Although REs are widespread elements that can be rapidly and inexpensively assessed, our results suggest that L1s and Alus are sequences in the genome with distinct trends in DNA methylation. In fact, L1 DNA methylation may be more closely associated with weak CpG island methylation than “global DNA methylation.” Despite our findings, it should not be ruled out that under significant environmental changes or pathological conditions, DNA methylation of different ReDS may be more strongly associated and there may be greater intra-individual correlation. Conversely, DNA methylation of one type of dispersed sequence may be affected by a given condition while others are spared. Thus, the DNA methylation status of multiple ReDS are valuable measures to consider. We propose that L1 and Alu DNA methylation not be extrapolated to represent trends at other ReDS; they should be reported as a measure of methylation at CpG sites in the consensus sequence of specific REs. Additionally, we recommend that DNA methylation results only be compared when elements are measured by the same technique. The findings of our study reveal that the interpretation of dispersed DNA methylation data collected via a diverse range of assays is complex and the true power of these individual measurements and their relationship to each other should be scrutinized.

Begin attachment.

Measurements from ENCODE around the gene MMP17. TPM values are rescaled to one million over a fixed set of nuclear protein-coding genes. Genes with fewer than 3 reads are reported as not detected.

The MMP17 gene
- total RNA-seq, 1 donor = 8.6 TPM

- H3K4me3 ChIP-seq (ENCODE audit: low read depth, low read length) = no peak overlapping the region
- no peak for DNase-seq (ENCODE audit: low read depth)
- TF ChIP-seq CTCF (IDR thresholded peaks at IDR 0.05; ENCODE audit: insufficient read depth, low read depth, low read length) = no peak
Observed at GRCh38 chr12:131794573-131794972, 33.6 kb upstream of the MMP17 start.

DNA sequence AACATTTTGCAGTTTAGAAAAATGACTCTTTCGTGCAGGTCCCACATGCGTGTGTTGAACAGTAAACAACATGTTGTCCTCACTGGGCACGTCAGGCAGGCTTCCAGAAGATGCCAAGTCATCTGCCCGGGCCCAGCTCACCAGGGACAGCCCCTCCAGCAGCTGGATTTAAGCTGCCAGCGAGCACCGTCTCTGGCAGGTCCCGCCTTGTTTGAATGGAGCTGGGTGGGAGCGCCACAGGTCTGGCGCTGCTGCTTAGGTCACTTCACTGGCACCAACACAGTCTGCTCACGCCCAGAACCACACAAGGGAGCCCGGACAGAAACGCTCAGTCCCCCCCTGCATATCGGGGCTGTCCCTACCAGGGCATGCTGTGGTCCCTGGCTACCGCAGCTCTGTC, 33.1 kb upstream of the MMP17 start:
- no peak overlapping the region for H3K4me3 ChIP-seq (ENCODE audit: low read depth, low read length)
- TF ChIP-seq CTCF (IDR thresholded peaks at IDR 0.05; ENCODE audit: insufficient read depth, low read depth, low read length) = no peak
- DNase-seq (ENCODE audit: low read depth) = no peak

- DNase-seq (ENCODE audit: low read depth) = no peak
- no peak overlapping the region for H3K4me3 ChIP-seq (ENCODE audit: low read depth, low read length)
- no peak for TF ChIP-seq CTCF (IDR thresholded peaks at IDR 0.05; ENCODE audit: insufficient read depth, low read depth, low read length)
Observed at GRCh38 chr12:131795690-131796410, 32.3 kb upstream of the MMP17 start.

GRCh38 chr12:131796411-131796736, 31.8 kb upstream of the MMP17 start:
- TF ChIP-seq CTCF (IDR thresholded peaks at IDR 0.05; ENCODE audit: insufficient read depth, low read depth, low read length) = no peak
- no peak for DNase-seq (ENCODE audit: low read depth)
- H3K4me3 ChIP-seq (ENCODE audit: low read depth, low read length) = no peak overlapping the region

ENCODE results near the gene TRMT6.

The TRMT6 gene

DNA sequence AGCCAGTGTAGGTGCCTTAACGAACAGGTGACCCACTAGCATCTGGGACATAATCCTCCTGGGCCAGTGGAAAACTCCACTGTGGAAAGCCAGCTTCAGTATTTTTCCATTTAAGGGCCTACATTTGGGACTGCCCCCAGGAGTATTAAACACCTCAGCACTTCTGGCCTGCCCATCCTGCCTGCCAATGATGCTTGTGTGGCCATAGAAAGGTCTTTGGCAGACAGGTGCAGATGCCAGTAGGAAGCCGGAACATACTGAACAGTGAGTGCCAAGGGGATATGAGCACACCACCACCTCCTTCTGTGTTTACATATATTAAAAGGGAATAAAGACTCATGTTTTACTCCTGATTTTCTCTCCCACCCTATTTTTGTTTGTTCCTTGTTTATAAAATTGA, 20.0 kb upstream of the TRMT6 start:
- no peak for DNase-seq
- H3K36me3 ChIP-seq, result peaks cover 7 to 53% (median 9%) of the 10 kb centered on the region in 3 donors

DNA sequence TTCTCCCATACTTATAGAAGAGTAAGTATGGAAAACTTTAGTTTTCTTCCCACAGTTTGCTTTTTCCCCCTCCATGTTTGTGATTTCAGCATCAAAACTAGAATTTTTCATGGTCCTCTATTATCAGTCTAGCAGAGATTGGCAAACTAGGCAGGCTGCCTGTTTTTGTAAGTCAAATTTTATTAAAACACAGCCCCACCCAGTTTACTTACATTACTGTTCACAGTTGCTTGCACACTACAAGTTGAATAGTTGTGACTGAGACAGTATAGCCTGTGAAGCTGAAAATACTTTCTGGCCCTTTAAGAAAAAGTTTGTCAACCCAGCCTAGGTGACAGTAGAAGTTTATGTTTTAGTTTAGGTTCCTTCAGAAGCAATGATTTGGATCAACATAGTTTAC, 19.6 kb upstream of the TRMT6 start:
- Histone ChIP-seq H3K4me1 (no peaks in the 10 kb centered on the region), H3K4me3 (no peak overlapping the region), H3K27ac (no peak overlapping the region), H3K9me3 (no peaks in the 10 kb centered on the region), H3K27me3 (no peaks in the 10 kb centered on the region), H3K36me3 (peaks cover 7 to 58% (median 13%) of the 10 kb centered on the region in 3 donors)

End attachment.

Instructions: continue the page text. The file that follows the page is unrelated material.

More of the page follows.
Samples were collected through the BC Women’s Hospital pathology department and previously described in Yuen et al.50,51 The study was approved by the ethics committees of the University of British Columbia and the Children’s and Women’s Health Centre of British Columbia (H04–70488, H06–70085). First trimester placenta (male n = 8, female n = 2) were obtained anonymously from elective terminations between 8–12 weeks gestation. Second trimester placenta (male n = 5, female n = 6) and fetal tissues (kidney, male n = 5, female n = 6; brain, male n = 4, female n = 4; muscle, male n = 4, female n = 6) were obtained from anonymous chromosomally normal pregnancies terminated for medical reasons such as premature rupture of membranes or placental abruption between 17–24 weeks gestation. Term placenta (38–41 weeks gestation, male n = 5, female n = 5) and adult female blood (n = 10) were samples used for previous studies of DNA methylation in the placenta.34 After collection, a 1 cm3 piece was sampled from the fetal side of each placenta to avoid maternal decidual contamination. The amniotic membrane and chorion were removed and then DNA was extracted from one quarter of the piece of chorionic villi. A similar sized piece of each fetal tissue was also taken for DNA extraction. The remainder of each sample was stored at -80 C for future use. Extraction was performed by standard salt method for all samples and DNA was stored at -20 C.